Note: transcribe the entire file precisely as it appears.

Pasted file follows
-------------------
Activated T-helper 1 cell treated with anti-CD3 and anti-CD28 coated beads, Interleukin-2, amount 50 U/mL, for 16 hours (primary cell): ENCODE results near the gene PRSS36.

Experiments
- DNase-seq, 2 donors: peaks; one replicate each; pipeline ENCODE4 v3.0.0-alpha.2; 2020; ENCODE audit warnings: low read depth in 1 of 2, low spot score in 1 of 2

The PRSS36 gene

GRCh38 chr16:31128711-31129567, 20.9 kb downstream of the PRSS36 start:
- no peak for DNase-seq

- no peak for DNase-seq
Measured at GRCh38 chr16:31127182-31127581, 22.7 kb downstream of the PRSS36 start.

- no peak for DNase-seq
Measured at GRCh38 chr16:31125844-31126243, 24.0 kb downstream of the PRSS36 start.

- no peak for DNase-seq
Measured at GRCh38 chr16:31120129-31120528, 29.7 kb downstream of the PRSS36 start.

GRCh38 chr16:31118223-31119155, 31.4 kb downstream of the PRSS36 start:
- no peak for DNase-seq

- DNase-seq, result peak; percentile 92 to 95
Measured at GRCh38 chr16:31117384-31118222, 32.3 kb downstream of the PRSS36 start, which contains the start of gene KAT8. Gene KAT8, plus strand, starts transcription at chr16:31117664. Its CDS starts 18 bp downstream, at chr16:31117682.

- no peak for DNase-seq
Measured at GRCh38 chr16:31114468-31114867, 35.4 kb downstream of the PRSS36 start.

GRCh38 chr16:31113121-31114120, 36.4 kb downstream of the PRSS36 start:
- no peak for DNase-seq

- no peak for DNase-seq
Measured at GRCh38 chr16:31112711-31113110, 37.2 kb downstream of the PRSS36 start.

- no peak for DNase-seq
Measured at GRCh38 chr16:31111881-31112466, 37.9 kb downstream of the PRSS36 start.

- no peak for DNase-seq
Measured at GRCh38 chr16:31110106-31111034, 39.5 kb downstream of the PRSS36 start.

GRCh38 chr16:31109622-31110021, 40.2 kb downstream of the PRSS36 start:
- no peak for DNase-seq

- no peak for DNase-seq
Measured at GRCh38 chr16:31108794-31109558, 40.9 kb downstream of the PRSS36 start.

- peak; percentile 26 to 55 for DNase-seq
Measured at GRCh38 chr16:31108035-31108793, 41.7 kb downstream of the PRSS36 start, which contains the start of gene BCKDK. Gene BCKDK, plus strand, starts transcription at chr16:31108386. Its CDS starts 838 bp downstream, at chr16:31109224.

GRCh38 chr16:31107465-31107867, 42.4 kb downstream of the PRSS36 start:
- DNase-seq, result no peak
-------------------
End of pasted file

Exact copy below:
Activated T-helper 1 cell treated with anti-CD3 and anti-CD28 coated beads, Interleukin-2, amount 50 U/mL, for 16 hours (primary cell): ENCODE results near the gene PRSS36.

Experiments
- DNase-seq, 2 donors: peaks; one replicate each; pipeline ENCODE4 v3.0.0-alpha.2; 2020; ENCODE audit warnings: low read depth in 1 of 2, low spot score in 1 of 2

The PRSS36 gene

GRCh38 chr16:31128711-31129567, 20.9 kb downstream of the PRSS36 start:
- no peak for DNase-seq

- no peak for DNase-seq
Measured at GRCh38 chr16:31127182-31127581, 22.7 kb downstream of the PRSS36 start.

- no peak for DNase-seq
Measured at GRCh38 chr16:31125844-31126243, 24.0 kb downstream of the PRSS36 start.

- no peak for DNase-seq
Measured at GRCh38 chr16:31120129-31120528, 29.7 kb downstream of the PRSS36 start.

GRCh38 chr16:31118223-31119155, 31.4 kb downstream of the PRSS36 start:
- no peak for DNase-seq

- DNase-seq, result peak; percentile 92 to 95
Measured at GRCh38 chr16:31117384-31118222, 32.3 kb downstream of the PRSS36 start, which contains the start of gene KAT8. Gene KAT8, plus strand, starts transcription at chr16:31117664. Its CDS starts 18 bp downstream, at chr16:31117682.

- no peak for DNase-seq
Measured at GRCh38 chr16:31114468-31114867, 35.4 kb downstream of the PRSS36 start.

GRCh38 chr16:31113121-31114120, 36.4 kb downstream of the PRSS36 start:
- no peak for DNase-seq

- no peak for DNase-seq
Measured at GRCh38 chr16:31112711-31113110, 37.2 kb downstream of the PRSS36 start.

- no peak for DNase-seq
Measured at GRCh38 chr16:31111881-31112466, 37.9 kb downstream of the PRSS36 start.

- no peak for DNase-seq
Measured at GRCh38 chr16:31110106-31111034, 39.5 kb downstream of the PRSS36 start.

GRCh38 chr16:31109622-31110021, 40.2 kb downstream of the PRSS36 start:
- no peak for DNase-seq

- no peak for DNase-seq
Measured at GRCh38 chr16:31108794-31109558, 40.9 kb downstream of the PRSS36 start.

- peak; percentile 26 to 55 for DNase-seq
Measured at GRCh38 chr16:31108035-31108793, 41.7 kb downstream of the PRSS36 start, which contains the start of gene BCKDK. Gene BCKDK, plus strand, starts transcription at chr16:31108386. Its CDS starts 838 bp downstream, at chr16:31109224.

GRCh38 chr16:31107465-31107867, 42.4 kb downstream of the PRSS36 start:
- DNase-seq, result no peak